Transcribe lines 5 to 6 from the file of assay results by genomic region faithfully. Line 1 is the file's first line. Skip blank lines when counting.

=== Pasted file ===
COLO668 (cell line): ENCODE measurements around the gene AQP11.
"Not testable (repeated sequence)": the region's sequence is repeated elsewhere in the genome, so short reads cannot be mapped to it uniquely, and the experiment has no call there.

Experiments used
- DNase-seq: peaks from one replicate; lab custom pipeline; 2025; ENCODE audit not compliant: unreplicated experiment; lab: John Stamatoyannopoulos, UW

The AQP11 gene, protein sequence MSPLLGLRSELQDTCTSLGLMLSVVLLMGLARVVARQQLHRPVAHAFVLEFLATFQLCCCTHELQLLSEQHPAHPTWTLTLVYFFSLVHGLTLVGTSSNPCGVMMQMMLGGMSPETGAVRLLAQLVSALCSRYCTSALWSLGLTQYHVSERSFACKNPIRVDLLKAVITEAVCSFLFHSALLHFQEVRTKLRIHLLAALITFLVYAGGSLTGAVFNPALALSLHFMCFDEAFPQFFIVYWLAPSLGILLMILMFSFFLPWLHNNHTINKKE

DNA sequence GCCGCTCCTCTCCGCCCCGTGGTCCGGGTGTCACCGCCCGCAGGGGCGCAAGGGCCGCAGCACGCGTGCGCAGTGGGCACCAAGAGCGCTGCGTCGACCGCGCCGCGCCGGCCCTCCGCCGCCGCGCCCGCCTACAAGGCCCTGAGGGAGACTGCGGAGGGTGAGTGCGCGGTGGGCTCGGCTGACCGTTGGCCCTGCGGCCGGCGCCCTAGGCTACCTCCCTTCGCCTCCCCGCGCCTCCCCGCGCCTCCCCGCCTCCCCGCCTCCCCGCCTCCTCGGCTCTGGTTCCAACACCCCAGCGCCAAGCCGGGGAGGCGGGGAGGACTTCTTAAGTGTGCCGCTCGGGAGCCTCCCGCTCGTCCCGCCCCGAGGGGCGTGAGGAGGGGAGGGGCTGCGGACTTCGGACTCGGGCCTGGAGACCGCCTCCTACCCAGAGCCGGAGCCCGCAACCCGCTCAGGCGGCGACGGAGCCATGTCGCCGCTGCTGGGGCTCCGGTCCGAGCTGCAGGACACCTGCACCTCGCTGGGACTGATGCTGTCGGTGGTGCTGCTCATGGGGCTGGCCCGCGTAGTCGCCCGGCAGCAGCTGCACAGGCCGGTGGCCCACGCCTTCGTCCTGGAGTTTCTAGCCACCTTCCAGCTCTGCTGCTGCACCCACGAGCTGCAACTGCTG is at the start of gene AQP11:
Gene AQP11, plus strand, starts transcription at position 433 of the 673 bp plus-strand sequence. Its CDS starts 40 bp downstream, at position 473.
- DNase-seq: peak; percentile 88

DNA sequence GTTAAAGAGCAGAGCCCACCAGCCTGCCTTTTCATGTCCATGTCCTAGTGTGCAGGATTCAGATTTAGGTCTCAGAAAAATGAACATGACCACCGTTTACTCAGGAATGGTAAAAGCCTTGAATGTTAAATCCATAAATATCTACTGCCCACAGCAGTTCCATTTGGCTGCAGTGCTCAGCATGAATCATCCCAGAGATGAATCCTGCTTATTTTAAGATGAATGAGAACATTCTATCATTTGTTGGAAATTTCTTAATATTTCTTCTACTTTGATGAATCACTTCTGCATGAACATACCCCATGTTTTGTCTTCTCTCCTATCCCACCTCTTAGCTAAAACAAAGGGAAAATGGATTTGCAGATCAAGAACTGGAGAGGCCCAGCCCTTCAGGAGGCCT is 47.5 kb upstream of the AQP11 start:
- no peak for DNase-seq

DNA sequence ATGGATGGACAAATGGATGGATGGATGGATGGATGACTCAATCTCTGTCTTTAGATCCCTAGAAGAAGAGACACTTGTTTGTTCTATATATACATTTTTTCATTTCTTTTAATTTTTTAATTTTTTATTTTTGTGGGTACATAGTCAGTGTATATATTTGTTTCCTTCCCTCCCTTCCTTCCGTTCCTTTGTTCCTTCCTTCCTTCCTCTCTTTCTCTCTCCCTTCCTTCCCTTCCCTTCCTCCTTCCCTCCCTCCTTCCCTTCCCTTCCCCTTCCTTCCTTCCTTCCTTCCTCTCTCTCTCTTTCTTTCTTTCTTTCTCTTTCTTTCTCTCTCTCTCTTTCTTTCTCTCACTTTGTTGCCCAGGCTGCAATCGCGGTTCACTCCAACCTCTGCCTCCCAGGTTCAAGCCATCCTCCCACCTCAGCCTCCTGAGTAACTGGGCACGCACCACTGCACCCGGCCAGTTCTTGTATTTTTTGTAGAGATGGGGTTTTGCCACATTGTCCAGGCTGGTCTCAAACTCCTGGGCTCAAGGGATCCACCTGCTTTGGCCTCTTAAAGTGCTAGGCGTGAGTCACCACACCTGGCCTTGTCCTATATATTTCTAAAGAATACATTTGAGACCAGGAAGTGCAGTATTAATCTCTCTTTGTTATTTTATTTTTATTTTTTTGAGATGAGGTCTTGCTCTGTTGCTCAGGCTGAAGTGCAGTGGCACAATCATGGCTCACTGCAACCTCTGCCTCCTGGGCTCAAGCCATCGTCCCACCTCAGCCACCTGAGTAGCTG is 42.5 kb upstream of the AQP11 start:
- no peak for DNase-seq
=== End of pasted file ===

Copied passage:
The AQP11 gene, protein sequence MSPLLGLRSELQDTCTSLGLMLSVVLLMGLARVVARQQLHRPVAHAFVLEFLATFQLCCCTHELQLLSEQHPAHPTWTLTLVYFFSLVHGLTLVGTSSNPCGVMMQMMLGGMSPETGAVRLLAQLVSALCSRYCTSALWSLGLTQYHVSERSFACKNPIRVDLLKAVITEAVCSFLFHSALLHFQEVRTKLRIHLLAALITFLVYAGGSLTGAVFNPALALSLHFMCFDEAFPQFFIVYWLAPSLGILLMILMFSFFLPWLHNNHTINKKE

DNA sequence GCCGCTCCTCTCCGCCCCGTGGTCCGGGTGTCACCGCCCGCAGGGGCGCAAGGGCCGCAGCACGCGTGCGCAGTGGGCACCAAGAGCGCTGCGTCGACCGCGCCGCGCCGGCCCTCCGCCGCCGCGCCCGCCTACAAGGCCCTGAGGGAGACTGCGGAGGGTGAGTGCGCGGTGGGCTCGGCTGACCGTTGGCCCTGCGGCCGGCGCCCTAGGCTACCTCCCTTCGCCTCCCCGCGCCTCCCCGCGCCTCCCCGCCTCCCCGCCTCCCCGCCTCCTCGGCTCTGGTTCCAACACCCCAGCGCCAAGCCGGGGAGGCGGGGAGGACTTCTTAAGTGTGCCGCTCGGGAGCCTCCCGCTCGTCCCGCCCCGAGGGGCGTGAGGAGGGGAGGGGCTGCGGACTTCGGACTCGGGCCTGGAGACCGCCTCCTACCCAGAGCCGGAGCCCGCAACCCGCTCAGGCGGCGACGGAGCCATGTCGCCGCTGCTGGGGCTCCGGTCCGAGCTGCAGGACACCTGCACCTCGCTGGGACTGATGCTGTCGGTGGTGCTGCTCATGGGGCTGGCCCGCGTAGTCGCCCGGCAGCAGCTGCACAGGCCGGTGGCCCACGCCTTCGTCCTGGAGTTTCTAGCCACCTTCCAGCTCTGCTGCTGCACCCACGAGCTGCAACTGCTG is at the start of gene AQP11: